Mines. Mud. Mountains. In the former Yugoslavia, the shooting has stopped at least temporarily but there are still many ways for NATO peacekeepers to fall into harm's way. As they crossed a makeshift bridge over the Sava River into Bosnia, U.S. commanders in Operation Joint Endeavor turned to
Mines. Mud. Mountains. In the former Yugoslavia, the shooting has stopped—at least temporarily—but there are still many ways for NATO peacekeepers to fall into harm's way.
As they crossed a makeshift bridge over the Sava River into Bosnia, U.S. commanders in Operation Joint Endeavor turned to computer and communications systems for ways to overcome the environment. The guiding principle has been to "move information, not people," according to Brig. Gen. James O'Neill, assistant division commander of the 1st Armored Division, which is the U.S. ground force in Bosnia.
While information technology can't move mountains or dry up mud, Air Force and Army units in Bosnia have proven that sophisticated systems can surmount the formidable problems posed by both.
The Air Force bolted powerful workstations packed with mapping software into all the airlifters flying into the remote, mountain-ringed and often fog- or rain-bound Tuzla, Bosnia, airstrip. Crews first practiced "flying" these missions using software that depicted Tuzla and its approaches in life-like detail.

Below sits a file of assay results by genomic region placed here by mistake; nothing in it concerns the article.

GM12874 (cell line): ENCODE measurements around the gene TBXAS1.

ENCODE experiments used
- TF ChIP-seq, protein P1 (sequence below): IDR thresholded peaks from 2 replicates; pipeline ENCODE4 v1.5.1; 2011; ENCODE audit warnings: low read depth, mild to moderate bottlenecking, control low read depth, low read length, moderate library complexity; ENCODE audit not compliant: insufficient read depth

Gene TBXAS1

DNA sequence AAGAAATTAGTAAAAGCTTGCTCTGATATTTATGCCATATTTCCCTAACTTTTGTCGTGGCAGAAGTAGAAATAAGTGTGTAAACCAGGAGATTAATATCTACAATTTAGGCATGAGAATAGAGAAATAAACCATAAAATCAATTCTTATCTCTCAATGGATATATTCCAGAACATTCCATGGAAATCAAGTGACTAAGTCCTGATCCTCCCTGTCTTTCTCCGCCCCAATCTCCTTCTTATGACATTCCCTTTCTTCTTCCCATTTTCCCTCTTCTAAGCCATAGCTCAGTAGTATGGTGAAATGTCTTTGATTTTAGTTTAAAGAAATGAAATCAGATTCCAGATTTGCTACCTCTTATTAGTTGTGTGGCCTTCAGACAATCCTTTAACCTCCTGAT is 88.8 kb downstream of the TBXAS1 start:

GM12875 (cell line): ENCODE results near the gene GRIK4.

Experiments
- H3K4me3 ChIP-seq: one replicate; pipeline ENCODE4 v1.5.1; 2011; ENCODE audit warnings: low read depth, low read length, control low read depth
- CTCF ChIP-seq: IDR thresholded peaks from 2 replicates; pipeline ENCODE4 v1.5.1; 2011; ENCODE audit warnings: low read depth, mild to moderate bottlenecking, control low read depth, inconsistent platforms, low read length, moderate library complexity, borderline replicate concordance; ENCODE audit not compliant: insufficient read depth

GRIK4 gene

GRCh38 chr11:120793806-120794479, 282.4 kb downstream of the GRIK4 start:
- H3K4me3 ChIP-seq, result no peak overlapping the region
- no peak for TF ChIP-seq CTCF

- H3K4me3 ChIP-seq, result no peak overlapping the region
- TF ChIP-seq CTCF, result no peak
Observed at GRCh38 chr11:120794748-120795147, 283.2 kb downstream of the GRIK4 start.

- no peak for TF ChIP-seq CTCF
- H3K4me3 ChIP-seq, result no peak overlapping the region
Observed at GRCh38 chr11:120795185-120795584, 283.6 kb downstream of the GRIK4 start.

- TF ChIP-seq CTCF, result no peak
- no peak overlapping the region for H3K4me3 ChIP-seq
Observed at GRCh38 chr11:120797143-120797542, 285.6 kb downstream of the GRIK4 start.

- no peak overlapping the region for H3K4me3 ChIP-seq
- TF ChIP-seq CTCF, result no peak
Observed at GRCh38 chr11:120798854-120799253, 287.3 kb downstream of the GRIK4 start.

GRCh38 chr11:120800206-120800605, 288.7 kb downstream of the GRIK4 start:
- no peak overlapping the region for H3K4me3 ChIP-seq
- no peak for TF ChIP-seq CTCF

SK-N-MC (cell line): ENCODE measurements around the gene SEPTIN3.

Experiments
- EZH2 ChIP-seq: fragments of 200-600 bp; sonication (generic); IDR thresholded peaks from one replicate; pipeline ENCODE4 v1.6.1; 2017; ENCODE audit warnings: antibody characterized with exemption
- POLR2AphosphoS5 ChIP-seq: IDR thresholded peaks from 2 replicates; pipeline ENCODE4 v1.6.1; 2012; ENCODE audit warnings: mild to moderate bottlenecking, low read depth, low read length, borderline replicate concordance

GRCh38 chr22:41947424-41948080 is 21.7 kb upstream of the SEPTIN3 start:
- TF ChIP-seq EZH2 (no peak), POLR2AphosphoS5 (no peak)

Communicators from all three military services, NATO and the Defense Information Systems Agency helped bridge mountains—and keep troops off muddy and dangerous roads—by installing the most sophisticated telecommunications network ever deployed to serve troops in Bosnia, Croatia and Hungary, home base of the U.S. National Support Element.
These networks allowed users at forward operating bases in Bosnia to use commercial PCs to tap into databases in St. Louis, permitted commanders and their subordinates to conduct video teleconferences around the clock and supported the most sophisticated telemedicine applications ever deployed.
Pentagon briefing charts make the installation and maintenance of these computer systems and networks appear almost effortless—just an exercise in connecting the dots. In reality, the success of the Bosnian command and control systems owes as much to human ingenuity as it does to technology and perseverance.
Military computer and communications specialists had to contend with bitter cold, mud and bombed-out urban environments requiring not-in-the-manual patches and fixes to stitch together a truly seamless network from a pastiche of foreign, tactical and commercial gear.
The C2 troops on the ground in Bosnia don't mind the hard work because they are beginning to see the first glimmers of normality spring from the fragile peace brought about by the NATO mission. Capt. Dave Alexander, commander of the 58th Signal Company in Sarajevo, Bosnia, said that since December "our soldiers have seen a real transition from desperation to hope. It lets us know the importance of our mission and adds humanity to it."
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